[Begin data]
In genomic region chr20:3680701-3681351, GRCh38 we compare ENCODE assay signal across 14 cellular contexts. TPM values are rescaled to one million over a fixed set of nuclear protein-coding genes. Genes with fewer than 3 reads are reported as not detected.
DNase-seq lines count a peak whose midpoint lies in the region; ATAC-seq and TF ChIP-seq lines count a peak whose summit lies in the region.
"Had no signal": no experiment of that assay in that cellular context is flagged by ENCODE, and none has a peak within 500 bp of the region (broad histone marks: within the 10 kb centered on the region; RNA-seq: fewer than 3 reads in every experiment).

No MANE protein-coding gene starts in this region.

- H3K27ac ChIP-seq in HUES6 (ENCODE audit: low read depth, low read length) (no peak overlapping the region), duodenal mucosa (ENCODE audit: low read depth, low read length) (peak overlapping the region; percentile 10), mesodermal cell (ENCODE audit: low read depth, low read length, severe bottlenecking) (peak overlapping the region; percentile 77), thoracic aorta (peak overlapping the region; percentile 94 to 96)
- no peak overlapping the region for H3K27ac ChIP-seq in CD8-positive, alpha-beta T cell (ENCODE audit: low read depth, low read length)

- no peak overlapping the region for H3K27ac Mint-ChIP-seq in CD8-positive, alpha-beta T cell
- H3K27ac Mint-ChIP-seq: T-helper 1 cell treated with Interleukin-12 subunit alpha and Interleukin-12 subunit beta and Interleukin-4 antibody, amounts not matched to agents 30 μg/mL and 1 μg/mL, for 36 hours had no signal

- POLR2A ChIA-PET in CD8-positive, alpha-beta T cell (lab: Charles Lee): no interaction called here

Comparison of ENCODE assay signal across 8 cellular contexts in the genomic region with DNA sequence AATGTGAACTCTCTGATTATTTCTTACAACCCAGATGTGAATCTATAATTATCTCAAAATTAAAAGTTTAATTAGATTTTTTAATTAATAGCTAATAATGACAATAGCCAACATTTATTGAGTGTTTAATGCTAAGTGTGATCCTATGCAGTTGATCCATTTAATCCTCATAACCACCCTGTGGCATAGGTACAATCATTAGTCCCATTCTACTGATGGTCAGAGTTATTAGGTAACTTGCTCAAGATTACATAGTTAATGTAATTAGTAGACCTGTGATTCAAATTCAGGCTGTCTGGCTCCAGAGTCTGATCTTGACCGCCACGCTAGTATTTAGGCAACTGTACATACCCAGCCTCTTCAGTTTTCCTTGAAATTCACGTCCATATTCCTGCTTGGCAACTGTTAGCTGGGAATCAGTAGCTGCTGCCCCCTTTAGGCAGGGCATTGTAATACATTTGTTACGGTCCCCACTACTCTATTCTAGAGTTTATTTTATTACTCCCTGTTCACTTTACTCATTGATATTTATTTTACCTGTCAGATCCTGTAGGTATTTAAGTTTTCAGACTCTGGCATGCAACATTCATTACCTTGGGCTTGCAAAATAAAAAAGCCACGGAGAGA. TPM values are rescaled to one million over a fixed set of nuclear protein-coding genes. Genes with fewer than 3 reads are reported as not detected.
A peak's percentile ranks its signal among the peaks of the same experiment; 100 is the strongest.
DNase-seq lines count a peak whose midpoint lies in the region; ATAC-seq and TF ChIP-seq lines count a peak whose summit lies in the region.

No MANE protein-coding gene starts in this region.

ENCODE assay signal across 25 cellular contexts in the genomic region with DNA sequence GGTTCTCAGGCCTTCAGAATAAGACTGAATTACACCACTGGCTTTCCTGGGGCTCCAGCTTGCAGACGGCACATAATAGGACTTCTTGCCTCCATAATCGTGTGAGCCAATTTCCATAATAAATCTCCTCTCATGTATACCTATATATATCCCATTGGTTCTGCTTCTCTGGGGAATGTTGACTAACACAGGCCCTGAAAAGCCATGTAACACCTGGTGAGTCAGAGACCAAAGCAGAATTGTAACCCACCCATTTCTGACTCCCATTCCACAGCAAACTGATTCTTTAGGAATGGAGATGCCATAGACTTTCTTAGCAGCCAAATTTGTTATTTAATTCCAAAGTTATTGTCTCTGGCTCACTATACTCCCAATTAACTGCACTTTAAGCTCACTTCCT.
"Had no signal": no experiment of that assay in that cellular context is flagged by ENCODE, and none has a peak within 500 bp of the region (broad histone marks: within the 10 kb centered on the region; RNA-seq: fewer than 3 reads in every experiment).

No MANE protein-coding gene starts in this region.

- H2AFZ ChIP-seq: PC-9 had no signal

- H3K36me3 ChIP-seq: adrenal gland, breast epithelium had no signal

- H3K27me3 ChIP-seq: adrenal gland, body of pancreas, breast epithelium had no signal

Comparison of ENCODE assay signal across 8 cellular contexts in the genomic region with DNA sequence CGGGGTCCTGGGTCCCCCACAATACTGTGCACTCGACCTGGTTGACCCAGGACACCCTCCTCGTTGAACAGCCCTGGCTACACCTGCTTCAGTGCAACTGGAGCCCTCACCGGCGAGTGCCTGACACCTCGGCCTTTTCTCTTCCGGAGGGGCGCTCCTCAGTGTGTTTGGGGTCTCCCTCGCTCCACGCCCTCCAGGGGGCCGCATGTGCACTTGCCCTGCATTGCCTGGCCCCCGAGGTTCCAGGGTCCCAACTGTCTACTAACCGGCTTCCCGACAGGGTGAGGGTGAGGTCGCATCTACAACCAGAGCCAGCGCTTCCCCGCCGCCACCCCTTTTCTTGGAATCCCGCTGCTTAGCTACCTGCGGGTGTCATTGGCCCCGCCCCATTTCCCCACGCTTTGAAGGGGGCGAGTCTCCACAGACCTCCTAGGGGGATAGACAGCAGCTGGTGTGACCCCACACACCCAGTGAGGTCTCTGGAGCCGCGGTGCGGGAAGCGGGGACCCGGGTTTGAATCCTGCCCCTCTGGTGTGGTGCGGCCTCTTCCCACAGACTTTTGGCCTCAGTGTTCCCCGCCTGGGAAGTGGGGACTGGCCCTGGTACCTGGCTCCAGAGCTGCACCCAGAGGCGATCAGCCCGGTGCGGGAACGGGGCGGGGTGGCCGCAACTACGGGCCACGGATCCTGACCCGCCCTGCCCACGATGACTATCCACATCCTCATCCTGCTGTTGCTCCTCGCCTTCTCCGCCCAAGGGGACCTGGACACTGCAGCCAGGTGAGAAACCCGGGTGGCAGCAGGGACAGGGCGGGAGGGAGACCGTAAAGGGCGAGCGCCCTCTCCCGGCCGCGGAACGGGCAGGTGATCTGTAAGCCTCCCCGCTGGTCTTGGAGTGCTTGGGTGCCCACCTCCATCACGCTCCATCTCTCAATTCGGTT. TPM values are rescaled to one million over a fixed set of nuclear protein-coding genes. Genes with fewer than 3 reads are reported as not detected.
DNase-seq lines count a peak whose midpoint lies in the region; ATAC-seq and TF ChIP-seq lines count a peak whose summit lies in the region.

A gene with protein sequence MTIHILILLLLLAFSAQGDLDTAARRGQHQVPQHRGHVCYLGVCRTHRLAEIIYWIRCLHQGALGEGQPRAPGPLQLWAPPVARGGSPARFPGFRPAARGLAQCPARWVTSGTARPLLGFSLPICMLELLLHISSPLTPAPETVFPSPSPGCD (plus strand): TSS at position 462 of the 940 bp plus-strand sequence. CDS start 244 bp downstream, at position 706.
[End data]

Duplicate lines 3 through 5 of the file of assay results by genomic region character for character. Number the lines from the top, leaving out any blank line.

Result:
"Had no signal": no experiment of that assay in that cellular context is flagged by ENCODE, and none has a peak within 500 bp of the region (broad histone marks: within the 10 kb centered on the region; RNA-seq: fewer than 3 reads in every experiment).

No MANE protein-coding gene starts in this region.

- H3K27ac ChIP-seq in HUES6 (ENCODE audit: low read depth, low read length) (no peak overlapping the region), duodenal mucosa (ENCODE audit: low read depth, low read length) (peak overlapping the region; percentile 10), mesodermal cell (ENCODE audit: low read depth, low read length, severe bottlenecking) (peak overlapping the region; percentile 77), thoracic aorta (peak overlapping the region; percentile 94 to 96)